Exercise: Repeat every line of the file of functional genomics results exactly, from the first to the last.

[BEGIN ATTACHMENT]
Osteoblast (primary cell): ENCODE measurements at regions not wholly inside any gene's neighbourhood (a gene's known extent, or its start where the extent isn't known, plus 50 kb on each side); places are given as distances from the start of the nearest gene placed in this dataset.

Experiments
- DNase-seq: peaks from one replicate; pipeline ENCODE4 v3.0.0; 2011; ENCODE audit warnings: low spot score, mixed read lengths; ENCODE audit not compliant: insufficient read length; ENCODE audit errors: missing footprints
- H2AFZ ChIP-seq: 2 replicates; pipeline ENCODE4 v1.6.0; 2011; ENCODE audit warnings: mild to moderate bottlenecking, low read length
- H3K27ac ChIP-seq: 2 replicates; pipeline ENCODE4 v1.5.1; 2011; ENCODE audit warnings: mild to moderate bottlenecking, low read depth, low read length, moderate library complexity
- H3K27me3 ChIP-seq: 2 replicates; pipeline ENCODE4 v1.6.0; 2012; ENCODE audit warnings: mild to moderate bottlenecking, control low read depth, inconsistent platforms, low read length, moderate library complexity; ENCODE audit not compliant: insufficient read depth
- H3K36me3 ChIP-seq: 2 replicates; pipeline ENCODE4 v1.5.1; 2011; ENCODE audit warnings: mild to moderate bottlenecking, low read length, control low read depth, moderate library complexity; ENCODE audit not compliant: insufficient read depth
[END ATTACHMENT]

Osteoblast (primary cell): ENCODE measurements at regions not wholly inside any gene's neighbourhood (a gene's known extent, or its start where the extent isn't known, plus 50 kb on each side); places are given as distances from the start of the nearest gene placed in this dataset.

Experiments
- DNase-seq: peaks from one replicate; pipeline ENCODE4 v3.0.0; 2011; ENCODE audit warnings: low spot score, mixed read lengths; ENCODE audit not compliant: insufficient read length; ENCODE audit errors: missing footprints
- H2AFZ ChIP-seq: 2 replicates; pipeline ENCODE4 v1.6.0; 2011; ENCODE audit warnings: mild to moderate bottlenecking, low read length
- H3K27ac ChIP-seq: 2 replicates; pipeline ENCODE4 v1.5.1; 2011; ENCODE audit warnings: mild to moderate bottlenecking, low read depth, low read length, moderate library complexity
- H3K27me3 ChIP-seq: 2 replicates; pipeline ENCODE4 v1.6.0; 2012; ENCODE audit warnings: mild to moderate bottlenecking, control low read depth, inconsistent platforms, low read length, moderate library complexity; ENCODE audit not compliant: insufficient read depth
- H3K36me3 ChIP-seq: 2 replicates; pipeline ENCODE4 v1.5.1; 2011; ENCODE audit warnings: mild to moderate bottlenecking, low read length, control low read depth, moderate library complexity; ENCODE audit not compliant: insufficient read depth